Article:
The need for quality training of workers servicing the MICE industry was highlighted as important; so were language accessibility; how foreign delegates get welcomed into Russia and treated throughout their stay; integration of modern event hosting technology and the need to appeal to younger, yet lucrative, conference delegates whose needs and preferences in conferencing style and incentive packages might be different from traditional offers.
Can South Africa remain competitively in the game?
South Africa, unlike Russia, is generally a lot more open to the world and has been host to many prestigious international conferences and other forms of business tourism for many years. On the whole, it has the skills and the infrastructure throughout the country, especially in big cities like Cape Town, Johannesburg and eThekwini (Durban), but also in other smaller ones, including some truly impressive "bush" conference and event facilities, as well as Incentives getaways within relatively reasonable drive from the main centres.
Our people are also known to be friendly towards and welcoming to foreigners, even though this must still be fully extended towards visitors from the rest of the African continent. The fact that we're an English-speaking country, by and large, has also made us accessible to a bigger variety of business visitors from around the world. But we shouldn't rest on our laurels.
And here's the 'but'
What South Africa seems to lack, increasingly, is the appreciation of the crucial link between country reputation - informed by service quality and attitude, leadership conduct in politics, business, and society, safety perceptions, etc. – and success in attracting and retaining lucrative business tourism.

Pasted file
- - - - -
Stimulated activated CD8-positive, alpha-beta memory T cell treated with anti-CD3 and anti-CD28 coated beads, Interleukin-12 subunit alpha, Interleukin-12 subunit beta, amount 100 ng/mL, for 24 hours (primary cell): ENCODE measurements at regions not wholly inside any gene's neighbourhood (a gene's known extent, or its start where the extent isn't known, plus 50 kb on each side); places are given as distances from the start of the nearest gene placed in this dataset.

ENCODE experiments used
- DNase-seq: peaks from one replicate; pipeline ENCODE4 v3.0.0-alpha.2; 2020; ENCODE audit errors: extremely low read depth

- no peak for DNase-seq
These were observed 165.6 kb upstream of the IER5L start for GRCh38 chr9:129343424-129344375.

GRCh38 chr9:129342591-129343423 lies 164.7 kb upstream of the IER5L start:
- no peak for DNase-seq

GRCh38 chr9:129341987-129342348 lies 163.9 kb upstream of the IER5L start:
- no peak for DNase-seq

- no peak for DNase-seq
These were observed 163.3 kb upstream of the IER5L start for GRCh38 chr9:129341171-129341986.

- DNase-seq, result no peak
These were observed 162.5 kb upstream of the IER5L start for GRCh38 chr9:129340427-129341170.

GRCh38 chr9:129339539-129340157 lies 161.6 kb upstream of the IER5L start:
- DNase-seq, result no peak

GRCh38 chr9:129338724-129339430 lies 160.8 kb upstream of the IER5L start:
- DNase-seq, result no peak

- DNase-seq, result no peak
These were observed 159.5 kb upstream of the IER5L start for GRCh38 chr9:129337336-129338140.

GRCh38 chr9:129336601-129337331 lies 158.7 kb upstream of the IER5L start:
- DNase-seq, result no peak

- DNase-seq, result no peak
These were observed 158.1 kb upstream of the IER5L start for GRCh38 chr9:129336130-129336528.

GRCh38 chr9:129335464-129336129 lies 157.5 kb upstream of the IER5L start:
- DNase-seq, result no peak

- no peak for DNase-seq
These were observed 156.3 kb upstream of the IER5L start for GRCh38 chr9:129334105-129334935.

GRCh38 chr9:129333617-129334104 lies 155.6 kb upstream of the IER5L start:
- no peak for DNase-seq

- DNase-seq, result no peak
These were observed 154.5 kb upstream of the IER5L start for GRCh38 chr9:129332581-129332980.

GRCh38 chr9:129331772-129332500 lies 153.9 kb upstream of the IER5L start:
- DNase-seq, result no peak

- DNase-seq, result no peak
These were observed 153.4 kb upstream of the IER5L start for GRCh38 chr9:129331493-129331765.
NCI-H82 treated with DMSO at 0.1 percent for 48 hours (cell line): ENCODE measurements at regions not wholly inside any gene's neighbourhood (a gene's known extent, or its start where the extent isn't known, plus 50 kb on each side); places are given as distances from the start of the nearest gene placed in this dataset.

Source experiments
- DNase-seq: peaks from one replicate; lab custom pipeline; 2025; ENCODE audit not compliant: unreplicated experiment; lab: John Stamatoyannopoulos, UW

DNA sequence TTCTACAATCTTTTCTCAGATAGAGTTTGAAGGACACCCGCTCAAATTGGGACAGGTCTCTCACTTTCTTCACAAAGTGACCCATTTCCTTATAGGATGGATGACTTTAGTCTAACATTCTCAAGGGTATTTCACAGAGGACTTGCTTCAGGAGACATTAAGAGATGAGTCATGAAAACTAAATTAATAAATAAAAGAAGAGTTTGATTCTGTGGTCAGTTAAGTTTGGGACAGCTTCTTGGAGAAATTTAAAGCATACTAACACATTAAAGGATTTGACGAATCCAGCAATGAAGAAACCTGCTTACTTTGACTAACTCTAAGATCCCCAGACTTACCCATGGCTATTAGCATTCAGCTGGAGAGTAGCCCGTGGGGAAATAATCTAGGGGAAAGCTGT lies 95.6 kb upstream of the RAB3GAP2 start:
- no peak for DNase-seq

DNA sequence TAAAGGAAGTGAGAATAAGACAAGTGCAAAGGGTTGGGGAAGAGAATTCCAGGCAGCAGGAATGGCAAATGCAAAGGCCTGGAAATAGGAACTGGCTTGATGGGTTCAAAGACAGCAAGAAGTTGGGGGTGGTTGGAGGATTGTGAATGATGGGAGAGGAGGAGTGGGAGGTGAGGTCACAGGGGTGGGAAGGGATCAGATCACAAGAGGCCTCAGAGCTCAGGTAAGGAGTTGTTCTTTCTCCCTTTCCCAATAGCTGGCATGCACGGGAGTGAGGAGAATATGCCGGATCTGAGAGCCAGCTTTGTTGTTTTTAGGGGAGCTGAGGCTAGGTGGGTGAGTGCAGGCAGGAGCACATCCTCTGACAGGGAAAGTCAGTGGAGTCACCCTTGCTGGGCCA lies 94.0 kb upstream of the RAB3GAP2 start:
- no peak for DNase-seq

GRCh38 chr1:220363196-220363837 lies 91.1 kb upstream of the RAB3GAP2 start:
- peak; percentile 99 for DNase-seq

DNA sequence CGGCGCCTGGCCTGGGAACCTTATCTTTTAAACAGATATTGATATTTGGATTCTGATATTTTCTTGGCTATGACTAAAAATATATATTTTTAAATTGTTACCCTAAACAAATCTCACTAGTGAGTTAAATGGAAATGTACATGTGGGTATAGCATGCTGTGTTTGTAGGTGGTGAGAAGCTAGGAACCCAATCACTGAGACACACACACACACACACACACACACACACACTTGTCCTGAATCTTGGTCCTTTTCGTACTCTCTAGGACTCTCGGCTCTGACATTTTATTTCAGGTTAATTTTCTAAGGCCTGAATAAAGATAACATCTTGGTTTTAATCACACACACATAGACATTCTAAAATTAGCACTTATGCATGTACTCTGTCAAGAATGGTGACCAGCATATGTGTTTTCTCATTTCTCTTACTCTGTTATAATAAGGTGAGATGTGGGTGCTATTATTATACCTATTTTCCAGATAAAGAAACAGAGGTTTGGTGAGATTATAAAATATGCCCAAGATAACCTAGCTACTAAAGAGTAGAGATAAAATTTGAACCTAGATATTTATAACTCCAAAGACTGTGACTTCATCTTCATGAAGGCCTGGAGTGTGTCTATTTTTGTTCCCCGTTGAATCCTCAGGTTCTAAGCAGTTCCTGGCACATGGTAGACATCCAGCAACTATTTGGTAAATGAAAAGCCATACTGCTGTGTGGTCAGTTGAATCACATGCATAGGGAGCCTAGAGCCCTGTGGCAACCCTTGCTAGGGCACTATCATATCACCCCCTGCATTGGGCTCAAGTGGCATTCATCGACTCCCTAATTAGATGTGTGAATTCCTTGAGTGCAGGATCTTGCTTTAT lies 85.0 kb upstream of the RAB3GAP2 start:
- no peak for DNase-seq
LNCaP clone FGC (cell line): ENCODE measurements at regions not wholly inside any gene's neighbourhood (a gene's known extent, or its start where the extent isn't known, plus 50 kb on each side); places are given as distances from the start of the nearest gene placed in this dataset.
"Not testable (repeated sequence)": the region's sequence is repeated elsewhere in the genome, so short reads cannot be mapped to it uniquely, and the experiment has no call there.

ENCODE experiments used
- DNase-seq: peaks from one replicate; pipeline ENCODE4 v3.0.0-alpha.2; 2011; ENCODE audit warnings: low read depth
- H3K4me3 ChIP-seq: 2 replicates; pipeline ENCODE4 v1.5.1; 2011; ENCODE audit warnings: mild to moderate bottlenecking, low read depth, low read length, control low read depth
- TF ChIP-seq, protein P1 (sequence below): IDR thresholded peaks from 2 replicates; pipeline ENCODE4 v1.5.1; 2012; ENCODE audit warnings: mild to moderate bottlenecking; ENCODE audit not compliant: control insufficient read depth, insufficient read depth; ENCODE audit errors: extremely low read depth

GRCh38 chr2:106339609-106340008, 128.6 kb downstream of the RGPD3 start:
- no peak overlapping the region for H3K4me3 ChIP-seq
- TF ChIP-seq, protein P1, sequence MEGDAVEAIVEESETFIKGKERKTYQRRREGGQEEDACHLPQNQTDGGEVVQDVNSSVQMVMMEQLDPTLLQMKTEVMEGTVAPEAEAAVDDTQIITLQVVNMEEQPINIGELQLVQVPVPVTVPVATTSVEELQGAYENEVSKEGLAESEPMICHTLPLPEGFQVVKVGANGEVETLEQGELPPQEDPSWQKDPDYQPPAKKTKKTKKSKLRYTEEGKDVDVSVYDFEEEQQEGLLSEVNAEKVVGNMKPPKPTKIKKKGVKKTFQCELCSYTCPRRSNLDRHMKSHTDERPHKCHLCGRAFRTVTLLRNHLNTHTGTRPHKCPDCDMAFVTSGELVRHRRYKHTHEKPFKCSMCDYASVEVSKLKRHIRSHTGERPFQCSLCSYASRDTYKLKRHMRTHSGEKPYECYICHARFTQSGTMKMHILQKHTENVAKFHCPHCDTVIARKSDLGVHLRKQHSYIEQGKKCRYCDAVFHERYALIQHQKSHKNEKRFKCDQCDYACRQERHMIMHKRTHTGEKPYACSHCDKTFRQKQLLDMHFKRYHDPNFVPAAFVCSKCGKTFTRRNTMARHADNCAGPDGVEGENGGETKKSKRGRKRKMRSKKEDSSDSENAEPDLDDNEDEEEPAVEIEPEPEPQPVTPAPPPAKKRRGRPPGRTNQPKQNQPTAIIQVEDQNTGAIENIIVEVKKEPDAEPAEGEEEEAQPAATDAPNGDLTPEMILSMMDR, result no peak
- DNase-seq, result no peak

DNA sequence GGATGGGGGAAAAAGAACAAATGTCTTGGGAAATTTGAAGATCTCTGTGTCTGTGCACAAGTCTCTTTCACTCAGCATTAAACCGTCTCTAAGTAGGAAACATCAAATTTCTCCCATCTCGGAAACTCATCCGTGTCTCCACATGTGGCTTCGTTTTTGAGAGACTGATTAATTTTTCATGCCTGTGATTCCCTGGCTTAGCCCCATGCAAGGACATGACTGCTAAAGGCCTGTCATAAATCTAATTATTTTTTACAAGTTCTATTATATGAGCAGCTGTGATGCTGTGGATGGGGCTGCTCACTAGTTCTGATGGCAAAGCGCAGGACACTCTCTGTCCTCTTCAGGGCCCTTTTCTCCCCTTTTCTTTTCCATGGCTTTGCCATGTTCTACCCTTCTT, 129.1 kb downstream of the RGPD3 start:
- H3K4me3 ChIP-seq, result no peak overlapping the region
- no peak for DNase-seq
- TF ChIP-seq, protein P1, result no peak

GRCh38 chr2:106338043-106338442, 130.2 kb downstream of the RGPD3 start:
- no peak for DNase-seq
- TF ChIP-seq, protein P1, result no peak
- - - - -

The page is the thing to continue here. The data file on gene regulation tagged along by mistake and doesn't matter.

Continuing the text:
While we're always enthusiastic in sending delegations of business leaders and spinners, all dubbed 'team South Africa', to accompany the president to the World Communication Forum in Davos, Switzerland, to remind potential investors that our country is open for business, too little is being done to reduce the confusing mixed messages that get sent out about our country.
The result of this is that the fancy, colourful, country PR messages get defeated by misplaced utterances made by some powerful politicians about the direction the country is being taken into. As a result, 'team South Africa' spends much of its expensive time at the WEF, Davos, on the backfoot, explaining things they shouldn't have to explain.
We forget that in the current era of ubiquitous digital media platforms, especially social media, investors and business travellers are spoiled for choice, bombarded on a daily basis with a plethora of sweetened country marketing messages on the one hand and, on the other hand, country reports by diplomats, foreign media correspondents, and country representatives of global corporations and organisations telling the truth about the unflattering situations on the ground.
No one has to come to South Africa for Meetings, Incentives, Conferences, and Events; we have to sell ourselves in a highly competitive world in which every country brand wants a piece of the lucrative pie. Business travellers will not travel long haul for sympathy. They will do so because the offer is irresistible, and the fundamentals are sound.
So, we need to get our act together before Yekaterinburg joins Kigali in taking food from our collective mouth.* Solly Moeng is brand reputation management adviser and CEO of strategic corporate communications consultancy DonValley Reputation Managers. Views expressed are his own.